Russia is planning to deploy nuclear ballistic missile submarines to the southern seas for the first time since a 20-year break that followed the collapse of the USSR, sources told Russian media.
Starting from 2014, Russia is going to expand its strategic submarine patrol area of the World Ocean, a source in the Russian General Staff told Itar-Tass agency. The statement comes as the Russian Northern Fleet – the country’s most powerful – is celebrating the 80th anniversary since its foundation in 1933.
Once the nuclear-powered Borei-class submarines are put into service, the Russian Navy “will not only continue the patrolling of the Arctic, Atlantic and Pacific Oceans,” but also return to the regions in the southern hemisphere which were patrolled by Soviet subs until the dissolution of the USSR in the 90s.
“This would serve to solve the tasks of strategic nuclear deterrence not only across the North Pole but also the South Pole,” the source pointed.
Former Chief of Naval Staff, Admiral Viktor Kravchenko, said that if there is a necessity to launch missiles across the South Pole, “it is technically possible” to do so.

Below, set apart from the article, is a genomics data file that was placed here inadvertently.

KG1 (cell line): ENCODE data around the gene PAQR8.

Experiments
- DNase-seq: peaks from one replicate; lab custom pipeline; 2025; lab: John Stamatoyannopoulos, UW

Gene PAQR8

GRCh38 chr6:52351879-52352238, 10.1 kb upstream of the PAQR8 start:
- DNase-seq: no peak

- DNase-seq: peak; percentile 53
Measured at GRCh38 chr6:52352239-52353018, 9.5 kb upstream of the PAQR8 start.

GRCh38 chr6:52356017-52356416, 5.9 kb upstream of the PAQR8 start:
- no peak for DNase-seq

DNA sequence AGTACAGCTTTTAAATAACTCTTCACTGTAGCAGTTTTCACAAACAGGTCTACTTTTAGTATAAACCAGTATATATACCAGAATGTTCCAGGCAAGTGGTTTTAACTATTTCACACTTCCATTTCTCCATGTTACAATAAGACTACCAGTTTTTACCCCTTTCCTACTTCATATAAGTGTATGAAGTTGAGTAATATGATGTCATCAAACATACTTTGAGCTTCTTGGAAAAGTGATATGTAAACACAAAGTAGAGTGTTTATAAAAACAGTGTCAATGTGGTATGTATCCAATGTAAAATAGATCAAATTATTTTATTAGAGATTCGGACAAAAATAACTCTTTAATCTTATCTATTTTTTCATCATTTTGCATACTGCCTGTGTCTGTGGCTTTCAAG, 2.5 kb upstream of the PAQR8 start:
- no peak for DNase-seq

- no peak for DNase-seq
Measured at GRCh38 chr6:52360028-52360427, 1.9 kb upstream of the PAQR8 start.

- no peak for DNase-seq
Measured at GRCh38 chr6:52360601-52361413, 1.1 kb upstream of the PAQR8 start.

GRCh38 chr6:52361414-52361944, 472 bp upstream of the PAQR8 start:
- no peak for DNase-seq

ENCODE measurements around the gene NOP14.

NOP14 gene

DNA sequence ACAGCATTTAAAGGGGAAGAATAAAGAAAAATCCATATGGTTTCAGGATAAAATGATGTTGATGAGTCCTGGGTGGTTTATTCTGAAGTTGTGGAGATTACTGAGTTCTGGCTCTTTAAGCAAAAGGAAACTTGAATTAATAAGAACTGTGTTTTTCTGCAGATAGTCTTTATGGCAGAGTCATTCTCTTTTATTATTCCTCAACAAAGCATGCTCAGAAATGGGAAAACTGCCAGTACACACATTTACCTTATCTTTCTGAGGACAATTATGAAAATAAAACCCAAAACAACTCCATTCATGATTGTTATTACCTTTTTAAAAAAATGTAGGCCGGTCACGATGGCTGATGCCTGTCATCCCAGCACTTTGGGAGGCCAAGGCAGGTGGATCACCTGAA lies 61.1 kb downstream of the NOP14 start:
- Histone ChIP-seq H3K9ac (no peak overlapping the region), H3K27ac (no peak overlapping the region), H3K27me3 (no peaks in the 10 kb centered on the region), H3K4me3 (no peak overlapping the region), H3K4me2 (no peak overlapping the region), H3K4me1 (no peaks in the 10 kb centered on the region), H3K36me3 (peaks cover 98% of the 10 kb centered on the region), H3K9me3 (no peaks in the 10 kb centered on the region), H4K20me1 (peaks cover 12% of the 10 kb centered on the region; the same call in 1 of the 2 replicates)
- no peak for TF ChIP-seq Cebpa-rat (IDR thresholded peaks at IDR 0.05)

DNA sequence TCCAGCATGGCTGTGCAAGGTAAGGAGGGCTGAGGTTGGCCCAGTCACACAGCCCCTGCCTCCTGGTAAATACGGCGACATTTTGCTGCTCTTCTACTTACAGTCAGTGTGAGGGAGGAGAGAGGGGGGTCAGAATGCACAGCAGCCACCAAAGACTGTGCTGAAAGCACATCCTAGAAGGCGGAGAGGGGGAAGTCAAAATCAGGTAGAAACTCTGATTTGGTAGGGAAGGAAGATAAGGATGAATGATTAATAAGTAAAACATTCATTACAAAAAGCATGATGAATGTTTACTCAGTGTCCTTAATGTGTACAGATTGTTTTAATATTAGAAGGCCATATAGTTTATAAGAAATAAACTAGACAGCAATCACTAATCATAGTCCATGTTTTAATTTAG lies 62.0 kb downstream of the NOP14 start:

Russia’s first and head Borei submarine, the Yury Dolgoruky, was put into service in January this year. By the end of 2013, the Russian Navy will receive two more vessels of the class, the Aleksandr Nevsky and the Vladimir Monomakh, which are currently undergoing sea trials.
A Borei-class undersea boat is a state-of-the-art 170-meter long vessel which is capable of carrying 16 Bulava SLBMs, has a crew of 107, including 55 officers, can dive to a depth of 450 meters and has a submerged speed of about 29 knots (54 km/h). The sub can spend up to three months in autonomous navigation and, thanks to the latest achievements in the reduction of noise, it is almost silent compared to previous generations of submarines.
Construction of the first missile carrier – the Yury Dolgoruky – is approximately estimated at around US$770 million, while other submarines of the class are believed to cost less.
It is planned that by 2018, the Russian Navy will have eight Borei vessels, which will form the core of the country’s strategic submarine fleet.
Apart from Boreis, the Navy will receive seven Yasen-class nuclear powered multipurpose attack submarines. The design is comparable to the US Seawolf class submarine in terms of purpose and characteristics. The first ship of the series, Severodvinsk, was launched in 2010 and will be put into service by the end of 2013, Russia’s Deputy Defense Minister Yuri Borisov said earlier.
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